5 Surprising Things I Learned on My Family Vacation

Two days into our family road trip vacation, I realized something: being with kids is far more enjoyable without the distractions and responsibilities of everyday life. Without housecleaning, grocery shopping, work deadlines, or school schedules, things are just ... calmer. Less grating. Richer and sweeter.

Duh, right? Of course everything's better when you're on vacation. But after nine days of driving around Oregon, staying in everything from luxurious ranch cabins to a $50 bare-bones motel room in the middle of nowhere, I feel like I got a much-needed parenting reboot that just might help get me through the rest of the summer -- plus some lessons in how I can bring some of that vacation magic into our regular life.

I don’t mean that it was easier, exactly. The thing is, once you become a parent, vacations aren’t quite the leisurely me-time getaways they used to be. (Although things improve drastically once your kids are a little older. Frankly, vacationing with babies and toddlers is just your daily grind made more difficult by a change of locale, a hosed sleeping schedule, and the need to constantly monitor all the millions of things that aren’t baby-proofed, such as, say, oceans.) My summer trip involved a lot of nagging, disciplining, picky-eater meal-strategizing, shushing, and memorably, a panicked trip to Urgent Care to get the 6-year-old stitched up after his browbone lost a fight with a hotel table. It wasn’t really a relaxing spa visit complete with hot stone massages and burbling Zen fountains, is what I’m saying.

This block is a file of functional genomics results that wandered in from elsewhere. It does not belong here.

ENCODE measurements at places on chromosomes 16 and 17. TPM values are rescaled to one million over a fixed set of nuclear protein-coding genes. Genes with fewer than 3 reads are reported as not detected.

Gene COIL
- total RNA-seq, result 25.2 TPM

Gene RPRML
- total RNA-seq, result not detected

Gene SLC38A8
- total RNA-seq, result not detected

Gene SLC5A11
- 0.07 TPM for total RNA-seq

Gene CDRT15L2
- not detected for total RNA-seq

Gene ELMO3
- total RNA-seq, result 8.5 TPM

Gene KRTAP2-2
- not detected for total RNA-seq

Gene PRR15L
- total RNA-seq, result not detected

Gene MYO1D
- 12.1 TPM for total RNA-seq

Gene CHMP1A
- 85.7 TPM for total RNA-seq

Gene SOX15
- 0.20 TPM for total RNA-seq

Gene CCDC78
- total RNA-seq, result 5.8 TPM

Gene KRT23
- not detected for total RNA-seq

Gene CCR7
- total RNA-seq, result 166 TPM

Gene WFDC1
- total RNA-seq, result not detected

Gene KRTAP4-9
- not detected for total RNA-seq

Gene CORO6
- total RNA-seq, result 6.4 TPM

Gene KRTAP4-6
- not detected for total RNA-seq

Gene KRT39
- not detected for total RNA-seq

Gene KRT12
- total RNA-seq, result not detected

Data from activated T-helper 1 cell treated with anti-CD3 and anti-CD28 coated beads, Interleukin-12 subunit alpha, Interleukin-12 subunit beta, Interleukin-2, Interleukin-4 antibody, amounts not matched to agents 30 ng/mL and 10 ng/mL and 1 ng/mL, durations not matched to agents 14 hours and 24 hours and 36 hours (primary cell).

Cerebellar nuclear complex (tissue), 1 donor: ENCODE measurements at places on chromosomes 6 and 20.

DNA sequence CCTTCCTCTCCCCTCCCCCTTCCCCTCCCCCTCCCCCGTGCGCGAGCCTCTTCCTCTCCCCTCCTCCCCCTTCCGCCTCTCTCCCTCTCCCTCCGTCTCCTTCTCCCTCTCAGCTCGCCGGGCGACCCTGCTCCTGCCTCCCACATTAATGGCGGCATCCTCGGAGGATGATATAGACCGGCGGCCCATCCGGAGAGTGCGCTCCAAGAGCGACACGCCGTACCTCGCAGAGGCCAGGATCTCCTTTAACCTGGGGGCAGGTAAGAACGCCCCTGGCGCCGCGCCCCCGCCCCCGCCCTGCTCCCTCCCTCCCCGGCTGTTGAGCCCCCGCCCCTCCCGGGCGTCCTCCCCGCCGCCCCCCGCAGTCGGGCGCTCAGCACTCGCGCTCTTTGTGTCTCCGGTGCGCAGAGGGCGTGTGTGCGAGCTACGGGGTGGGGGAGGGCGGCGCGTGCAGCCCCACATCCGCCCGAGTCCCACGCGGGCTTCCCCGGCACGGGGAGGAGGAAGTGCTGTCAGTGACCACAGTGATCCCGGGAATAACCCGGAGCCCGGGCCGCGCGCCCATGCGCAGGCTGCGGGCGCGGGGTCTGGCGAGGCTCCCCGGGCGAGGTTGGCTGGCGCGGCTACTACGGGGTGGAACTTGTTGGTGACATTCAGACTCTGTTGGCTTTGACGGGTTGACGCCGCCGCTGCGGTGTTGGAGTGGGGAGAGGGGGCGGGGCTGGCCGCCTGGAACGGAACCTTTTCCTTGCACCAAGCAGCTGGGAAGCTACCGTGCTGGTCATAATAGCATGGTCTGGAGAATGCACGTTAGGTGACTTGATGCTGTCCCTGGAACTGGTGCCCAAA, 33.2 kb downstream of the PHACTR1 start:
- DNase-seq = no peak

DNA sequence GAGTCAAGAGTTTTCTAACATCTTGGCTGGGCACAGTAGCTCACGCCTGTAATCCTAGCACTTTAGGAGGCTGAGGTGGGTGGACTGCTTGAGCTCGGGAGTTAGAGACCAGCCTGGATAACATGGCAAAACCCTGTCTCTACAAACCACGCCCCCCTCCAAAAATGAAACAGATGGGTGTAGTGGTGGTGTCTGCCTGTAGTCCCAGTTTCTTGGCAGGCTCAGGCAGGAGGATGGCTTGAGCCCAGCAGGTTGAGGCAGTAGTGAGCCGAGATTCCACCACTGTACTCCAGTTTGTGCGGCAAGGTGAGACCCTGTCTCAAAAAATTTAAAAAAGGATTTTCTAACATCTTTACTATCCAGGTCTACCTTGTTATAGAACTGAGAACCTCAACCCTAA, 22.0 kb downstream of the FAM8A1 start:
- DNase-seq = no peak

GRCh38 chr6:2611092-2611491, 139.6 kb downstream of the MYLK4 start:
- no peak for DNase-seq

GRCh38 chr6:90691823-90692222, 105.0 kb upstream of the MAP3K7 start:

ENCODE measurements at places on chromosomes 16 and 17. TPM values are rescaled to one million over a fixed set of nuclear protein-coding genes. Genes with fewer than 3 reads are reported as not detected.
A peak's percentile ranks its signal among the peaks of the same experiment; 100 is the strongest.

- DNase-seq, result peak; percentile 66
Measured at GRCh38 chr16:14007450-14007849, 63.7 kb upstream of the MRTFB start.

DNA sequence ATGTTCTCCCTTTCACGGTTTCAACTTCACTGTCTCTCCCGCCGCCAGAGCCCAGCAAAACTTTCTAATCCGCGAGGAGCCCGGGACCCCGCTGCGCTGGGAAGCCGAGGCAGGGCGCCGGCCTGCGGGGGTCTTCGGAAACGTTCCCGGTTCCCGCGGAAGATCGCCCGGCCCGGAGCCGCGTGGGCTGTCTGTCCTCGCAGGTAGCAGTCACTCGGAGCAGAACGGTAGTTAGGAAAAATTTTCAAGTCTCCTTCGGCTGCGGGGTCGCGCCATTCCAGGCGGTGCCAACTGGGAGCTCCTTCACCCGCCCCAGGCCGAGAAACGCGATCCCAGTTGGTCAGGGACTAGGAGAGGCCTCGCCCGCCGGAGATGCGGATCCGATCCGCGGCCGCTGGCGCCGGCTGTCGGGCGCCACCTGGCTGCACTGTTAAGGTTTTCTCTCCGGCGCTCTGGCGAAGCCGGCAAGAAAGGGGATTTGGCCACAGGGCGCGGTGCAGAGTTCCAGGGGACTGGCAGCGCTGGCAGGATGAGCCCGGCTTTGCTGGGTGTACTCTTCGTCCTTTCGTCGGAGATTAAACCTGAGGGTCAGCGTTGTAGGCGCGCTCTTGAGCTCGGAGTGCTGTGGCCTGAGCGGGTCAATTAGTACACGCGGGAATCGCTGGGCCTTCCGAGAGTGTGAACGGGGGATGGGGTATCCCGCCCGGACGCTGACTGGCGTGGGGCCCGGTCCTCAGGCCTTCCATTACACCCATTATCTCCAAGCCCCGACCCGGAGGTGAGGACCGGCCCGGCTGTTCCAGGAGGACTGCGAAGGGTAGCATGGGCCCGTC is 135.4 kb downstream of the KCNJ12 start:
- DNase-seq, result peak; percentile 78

But oh, it was lovely all the same. Not just because of the wild beauty of the lands we were visiting, but for the way our natural family dynamic emerged, unobscured by the daily grind. A few things I learned:

We were happiest when we had fewer distractions. The days when we were staying in a rural cabin on a cattle ranch were the best days. Without TV or an Internet connection, we went for long hikes in the warm summer evenings, and played games at the dinner table before counting stars from the porch. My husband and I read books instead of poking around in our phones, and the kids played raucous imaginary games together instead of begging for Minecraft.

Putting the kids to bed at 9 or later was surprisingly awesome. Being allowed to stay up late made the kids insanely happy, and they subsequently carried out their pre-bed routine of pajamas/teeth brushing/etc. with a minimum of chaos. After such full days, they pretty much fell asleep the instant their heads hit the pillow -- and no one woke up before 7:30 a.m.

Having my husband around all the time was amazing. Just ... yeah. There are so many days when I only see him when we're both wiped out and caught up in the evening routine. This was like an extended weekend, except it was a magical weekend when no one had chores or appointments or projects. The four of us had no higher priority than hanging out together.